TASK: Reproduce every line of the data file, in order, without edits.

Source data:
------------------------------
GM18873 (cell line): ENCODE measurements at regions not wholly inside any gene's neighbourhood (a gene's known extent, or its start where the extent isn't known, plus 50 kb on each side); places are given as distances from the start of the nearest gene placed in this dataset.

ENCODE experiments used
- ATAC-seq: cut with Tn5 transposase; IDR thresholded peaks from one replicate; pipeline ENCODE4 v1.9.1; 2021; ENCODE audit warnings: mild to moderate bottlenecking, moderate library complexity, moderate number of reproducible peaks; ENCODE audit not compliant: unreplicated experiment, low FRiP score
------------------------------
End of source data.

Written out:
GM18873 (cell line): ENCODE measurements at regions not wholly inside any gene's neighbourhood (a gene's known extent, or its start where the extent isn't known, plus 50 kb on each side); places are given as distances from the start of the nearest gene placed in this dataset.

ENCODE experiments used
- ATAC-seq: cut with Tn5 transposase; IDR thresholded peaks from one replicate; pipeline ENCODE4 v1.9.1; 2021; ENCODE audit warnings: mild to moderate bottlenecking, moderate library complexity, moderate number of reproducible peaks; ENCODE audit not compliant: unreplicated experiment, low FRiP score